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    "The Grand Army of the Rebels is now in New York & its environs."

    [Battle of Bunker Hill] and [New York Campaign]. British Officer Mungo Campbell Autograph Letter Signed, four pages, 8.25" x 13", with the original transmittal cover. Staten Island; July 8, 1776. A letter to Duncan Campbell replete with news about British troop movements beginning with the Battle of Bunker Hill, up to the arrival of the Continental Army in New York. In small part:

    "... The Rencounter of 17th June 1775, so honourable to the British troops, had however diminished their number so considerably that a great addition from Europe was necessary to keep a footing at Boston, and by the advanced tempestuous season, such as had embarked from Ireland in the months of September & October were dispersed to & from in the Atlantict, were drove back to the West Indies except the Two Regiments vizt the 17th & 55th. Which had embarked under my command at Corke, and which except A Comp. I carried into Boston in January after passage of 15 weeks & being tossed south in the sultry eschalation of the Torrid Zone, and North, to the congeald blasts of Acadia.

    This reinforcement, tho' small, was of service in maintaining a Post surrounded by such numerous bands of desperate Ruffians, but insufficient for the purpose of pervading a line of ramparts strong & impervious, and so well man'd as to be impenetrable from our low & disadvantageous situation, the means of getting off with safety, our troops & our Navy was a measure of great importance & was ably conducted by our General of the 17th of March without the loss of a man. On the 2d of April the Fleet arrived in Halifax...

    The Army under General Howe left Halifax the 10th of June... and landed on this Island (a few miles from New York) the 3d of July without any opposition. Where for the first time since I left Europe, I have had refreshment & repose. The Rebels are intimidated & deserting to us by companys. The General expecting daily, that his Brother will arrive with the Fleet & Troops under his command, wisely postpones taking any decisive steps till then."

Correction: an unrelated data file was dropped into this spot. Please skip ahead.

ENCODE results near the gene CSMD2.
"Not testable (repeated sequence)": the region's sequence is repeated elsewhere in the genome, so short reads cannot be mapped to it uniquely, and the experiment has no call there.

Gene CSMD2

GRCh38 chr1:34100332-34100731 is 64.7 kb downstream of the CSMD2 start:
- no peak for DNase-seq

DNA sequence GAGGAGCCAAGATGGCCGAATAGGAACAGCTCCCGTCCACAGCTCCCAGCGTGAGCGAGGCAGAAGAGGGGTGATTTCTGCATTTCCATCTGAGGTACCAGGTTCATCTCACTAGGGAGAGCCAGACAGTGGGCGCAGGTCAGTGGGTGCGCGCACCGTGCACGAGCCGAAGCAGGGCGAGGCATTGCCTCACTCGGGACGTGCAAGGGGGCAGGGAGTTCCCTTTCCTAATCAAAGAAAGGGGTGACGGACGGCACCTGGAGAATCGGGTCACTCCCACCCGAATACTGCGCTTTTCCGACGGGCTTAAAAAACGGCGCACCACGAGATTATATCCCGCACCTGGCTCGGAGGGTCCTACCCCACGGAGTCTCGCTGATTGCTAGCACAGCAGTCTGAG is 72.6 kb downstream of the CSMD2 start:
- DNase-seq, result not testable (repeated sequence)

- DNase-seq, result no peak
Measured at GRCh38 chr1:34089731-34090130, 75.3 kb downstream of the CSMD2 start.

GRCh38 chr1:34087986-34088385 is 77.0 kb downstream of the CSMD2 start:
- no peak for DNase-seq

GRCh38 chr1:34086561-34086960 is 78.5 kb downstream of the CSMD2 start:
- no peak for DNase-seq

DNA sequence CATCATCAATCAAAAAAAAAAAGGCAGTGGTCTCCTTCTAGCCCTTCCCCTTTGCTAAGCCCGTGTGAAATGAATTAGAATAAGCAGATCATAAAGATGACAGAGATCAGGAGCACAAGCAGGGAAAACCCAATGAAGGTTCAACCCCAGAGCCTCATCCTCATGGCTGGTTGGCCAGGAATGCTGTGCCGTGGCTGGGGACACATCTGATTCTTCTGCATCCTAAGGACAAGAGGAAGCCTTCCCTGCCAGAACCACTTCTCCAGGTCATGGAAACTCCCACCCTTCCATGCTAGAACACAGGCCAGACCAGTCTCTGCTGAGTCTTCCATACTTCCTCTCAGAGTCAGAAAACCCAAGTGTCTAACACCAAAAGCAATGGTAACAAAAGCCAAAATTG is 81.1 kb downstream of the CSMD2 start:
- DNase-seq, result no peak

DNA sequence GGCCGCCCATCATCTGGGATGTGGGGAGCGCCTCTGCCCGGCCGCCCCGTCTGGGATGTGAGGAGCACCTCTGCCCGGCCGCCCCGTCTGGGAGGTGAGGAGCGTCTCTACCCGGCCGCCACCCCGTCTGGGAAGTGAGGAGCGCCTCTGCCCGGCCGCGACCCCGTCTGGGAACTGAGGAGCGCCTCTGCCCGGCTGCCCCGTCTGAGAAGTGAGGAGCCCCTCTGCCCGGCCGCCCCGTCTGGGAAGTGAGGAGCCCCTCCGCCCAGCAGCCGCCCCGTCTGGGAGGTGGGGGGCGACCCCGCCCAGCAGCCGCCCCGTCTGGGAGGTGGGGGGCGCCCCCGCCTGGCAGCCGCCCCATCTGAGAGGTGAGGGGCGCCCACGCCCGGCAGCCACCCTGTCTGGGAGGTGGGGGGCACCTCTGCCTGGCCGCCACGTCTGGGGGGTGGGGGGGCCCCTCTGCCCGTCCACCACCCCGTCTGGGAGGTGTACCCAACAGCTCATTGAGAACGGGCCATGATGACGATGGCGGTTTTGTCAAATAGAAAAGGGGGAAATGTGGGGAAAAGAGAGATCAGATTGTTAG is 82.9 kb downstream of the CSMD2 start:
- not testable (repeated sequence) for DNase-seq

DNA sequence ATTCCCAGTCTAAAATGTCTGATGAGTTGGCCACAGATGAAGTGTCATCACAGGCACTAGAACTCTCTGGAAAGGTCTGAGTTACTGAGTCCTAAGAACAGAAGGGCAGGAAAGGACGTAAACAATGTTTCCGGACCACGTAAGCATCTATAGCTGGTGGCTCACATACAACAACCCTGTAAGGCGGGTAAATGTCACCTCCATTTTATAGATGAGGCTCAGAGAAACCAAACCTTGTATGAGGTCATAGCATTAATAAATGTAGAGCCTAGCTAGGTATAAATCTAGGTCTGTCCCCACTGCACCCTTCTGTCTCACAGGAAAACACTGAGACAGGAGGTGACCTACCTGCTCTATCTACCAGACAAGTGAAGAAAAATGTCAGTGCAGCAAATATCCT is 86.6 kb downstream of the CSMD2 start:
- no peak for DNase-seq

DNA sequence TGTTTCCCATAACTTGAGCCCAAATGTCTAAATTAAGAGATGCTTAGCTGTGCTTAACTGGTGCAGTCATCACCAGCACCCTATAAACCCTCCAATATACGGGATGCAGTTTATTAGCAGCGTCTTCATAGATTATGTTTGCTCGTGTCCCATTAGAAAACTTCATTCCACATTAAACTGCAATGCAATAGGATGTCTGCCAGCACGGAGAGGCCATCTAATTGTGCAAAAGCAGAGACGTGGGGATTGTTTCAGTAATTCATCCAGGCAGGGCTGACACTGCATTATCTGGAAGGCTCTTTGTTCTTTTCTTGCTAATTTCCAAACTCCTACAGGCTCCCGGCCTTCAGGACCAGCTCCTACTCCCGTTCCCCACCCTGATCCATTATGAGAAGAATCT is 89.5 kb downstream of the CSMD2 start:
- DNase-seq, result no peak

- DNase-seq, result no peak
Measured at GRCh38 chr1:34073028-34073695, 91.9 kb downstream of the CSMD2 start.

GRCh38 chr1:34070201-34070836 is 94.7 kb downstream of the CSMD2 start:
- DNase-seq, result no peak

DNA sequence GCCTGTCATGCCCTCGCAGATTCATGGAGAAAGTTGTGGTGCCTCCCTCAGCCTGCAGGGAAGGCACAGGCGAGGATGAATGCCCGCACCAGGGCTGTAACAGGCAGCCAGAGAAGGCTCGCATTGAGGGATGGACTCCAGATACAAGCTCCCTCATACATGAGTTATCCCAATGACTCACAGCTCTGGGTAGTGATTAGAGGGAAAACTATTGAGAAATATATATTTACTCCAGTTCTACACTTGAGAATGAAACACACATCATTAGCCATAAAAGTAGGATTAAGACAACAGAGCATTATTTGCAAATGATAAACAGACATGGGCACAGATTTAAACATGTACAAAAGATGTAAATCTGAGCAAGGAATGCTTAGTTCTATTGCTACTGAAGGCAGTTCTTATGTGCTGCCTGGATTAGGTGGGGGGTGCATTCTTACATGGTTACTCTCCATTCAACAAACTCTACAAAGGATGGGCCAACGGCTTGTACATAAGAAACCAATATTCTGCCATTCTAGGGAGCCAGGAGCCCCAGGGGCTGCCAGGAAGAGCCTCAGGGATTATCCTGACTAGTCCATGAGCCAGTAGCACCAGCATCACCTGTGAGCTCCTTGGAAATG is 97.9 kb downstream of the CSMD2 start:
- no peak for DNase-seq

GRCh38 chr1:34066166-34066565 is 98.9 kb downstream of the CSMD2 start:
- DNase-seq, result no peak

The next page of the letter sends details about the various activities of the generals, and that the recipient's son has been captured and is listed as a prisoner. He also shares that he has turned down a prestigious appointment as he does not want to leave General Howe.

    He closes his letter with news of the arrival of the Continental Army: "The Grand Army of the Rebels is now in New York & its environs. The have fortified themselves as strongly as the nature of the place admits of. But it's doubtfull with me whether, however superior they are in numbers, they will stand a Blockade or hazard a Battle. I am clear of opinion that the affair will be decided finally before the 1st of October. & once New York falls, and that Army completely routed, our future operations will be very easy, and from the distraction in their councils & the ardour & unanimity of our Troops. I think it very likely we will succeed."

    Campbell was correct in his assessment that the British would succeed against Washington's troops in New York, but underestimated the final outcome. Campbell died the following year during the Battle of Forts Clinton & Montgomery.
    The letter is accompanied by the original transmittal cover addressed to "Duncan Campbell Esquire of Glenuit by Edinburgh & Inveraray / N Britain." The cover has various postal fee markings and cancellations.

    Letter has the usual mail folds with only a few tiny separations occurring. Some wear at edges, and a chip of paper loss at center integral fold, not affecting any words. Cover has heavy wear, and tape repairs resulting in staining.

    Auction Info

    Auction Dates
    April, 2016
    5th Tuesday
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